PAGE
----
Powerpress: A viable alternative to Podpress

If you’re a podcaster and use the Podpress plugin on your WordPress blog to deliver your podcasts, you’ve probably been having a frustrating time of it during much of 2008.

The last release of Podpress was version 8.8, released in December 2007. That’s a year ago, a very long time in blog platform time scales as WordPress has released ten versions (including betas) since then. Significantly, Podpress says it works on WordPress up to version 2.3 which was released in September 2007.  There have been 13 versions of WordPress since then (we’re currently on WordPress 2.7); running Podpress on anything greater than WordPress 2.3 has been hit or miss for many people (who talk about Podpress a lot)  including me.

Amazingly, Podpress version 8.8 is still being downloaded hundreds of times a day.

Whether a new version of Podpress is in development or not – and according to Mark Blevis, PodPress is still a going concern – I finally pulled the plug in November on my use of Podpress as I wasn’t willing to continue relying on something in which my confidence decreased every time I cross-posted the latest FIR podcast, something I do here twice a week, every week. That confidence vanished entirely at the end of November.

Since then, I’ve been using Powerpress, a plugin for WordPress from Raw Voice, the company behind the Blubrry Podcast Network (of which FIR is a member), among other things.

Powerpress works fine on the latest version 2.7 of WordPress. It also worked fine on previous versions 2.6.3 and 2.6.5 that I tried Powerpress with.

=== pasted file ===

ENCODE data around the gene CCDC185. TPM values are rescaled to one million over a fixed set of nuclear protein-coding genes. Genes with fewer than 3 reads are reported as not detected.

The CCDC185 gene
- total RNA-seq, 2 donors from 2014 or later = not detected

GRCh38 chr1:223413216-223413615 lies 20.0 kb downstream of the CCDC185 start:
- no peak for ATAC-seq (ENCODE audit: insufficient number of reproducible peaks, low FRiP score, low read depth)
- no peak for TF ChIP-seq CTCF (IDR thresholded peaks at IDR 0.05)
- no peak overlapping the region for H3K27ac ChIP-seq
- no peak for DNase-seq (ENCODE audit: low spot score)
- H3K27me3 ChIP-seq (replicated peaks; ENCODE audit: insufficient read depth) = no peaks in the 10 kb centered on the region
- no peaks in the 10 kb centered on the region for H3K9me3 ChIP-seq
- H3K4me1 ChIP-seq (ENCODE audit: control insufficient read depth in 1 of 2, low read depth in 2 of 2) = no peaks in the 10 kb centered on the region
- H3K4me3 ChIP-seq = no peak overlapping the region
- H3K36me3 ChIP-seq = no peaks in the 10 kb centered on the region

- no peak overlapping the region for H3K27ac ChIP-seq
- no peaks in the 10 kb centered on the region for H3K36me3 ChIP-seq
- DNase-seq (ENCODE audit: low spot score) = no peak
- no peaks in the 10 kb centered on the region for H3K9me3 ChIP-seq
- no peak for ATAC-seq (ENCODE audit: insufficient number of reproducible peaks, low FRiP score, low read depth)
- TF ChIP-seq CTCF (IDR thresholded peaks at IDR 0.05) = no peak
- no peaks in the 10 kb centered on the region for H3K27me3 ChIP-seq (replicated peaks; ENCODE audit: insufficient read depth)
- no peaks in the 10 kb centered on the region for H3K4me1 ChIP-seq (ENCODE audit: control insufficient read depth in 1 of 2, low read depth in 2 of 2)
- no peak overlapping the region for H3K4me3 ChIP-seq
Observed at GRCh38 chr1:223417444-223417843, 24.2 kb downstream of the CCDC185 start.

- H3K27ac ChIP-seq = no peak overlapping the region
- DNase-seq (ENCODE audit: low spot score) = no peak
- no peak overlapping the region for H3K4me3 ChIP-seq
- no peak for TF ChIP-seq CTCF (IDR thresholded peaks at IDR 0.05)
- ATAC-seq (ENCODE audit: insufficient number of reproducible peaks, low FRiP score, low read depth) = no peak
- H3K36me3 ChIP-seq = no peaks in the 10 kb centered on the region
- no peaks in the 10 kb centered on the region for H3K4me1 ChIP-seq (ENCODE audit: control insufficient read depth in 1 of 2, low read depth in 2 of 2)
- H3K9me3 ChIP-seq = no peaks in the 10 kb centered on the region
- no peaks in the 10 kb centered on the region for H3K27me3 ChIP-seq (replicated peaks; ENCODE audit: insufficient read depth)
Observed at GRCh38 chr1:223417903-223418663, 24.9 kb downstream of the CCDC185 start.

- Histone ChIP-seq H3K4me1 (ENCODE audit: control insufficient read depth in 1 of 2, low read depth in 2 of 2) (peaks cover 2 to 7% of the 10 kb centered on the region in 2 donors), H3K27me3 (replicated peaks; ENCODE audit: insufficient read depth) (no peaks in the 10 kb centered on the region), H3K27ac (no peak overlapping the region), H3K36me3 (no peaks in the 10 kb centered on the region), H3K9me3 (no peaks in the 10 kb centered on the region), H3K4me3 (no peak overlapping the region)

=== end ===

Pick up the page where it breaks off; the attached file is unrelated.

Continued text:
Here’s a summary of Powerpress’ features:

  • Easily add/modify/remove podcast episodes from blog posts and pages
  • Integrated audio/video media player
  • iTunes RSS tags
  • iTunes album/cover art
  • Standard RSS Feed album/cover art
  • Podcast only RSS feed
  • Ability to upload new cover art
  • Ping iTunes
  • Media size detection
  • Duration length detection (mp3 only)
  • 3rd party statistics integration

Powerpress is easy to install and will inherit your Podpress settings so as to enable your existing posts with podcasts to work with Powerpress.

Blubrry has detailed help on installing and configuring Powerpress.

I have no hesitation in saying to you that if you use Podpress on a WordPress blog – version 2.5 or later (and it really should be ‘later’) – I’d switch to Powerpress for more peace of mind.

The only legacy I now have from Podpress is the need to edit nearly 400 posts to remove Podpress-specific codes.

Anyone know of a reliable MySQL batch process string I can run? The thought of manually editing all those posts is not attractive.

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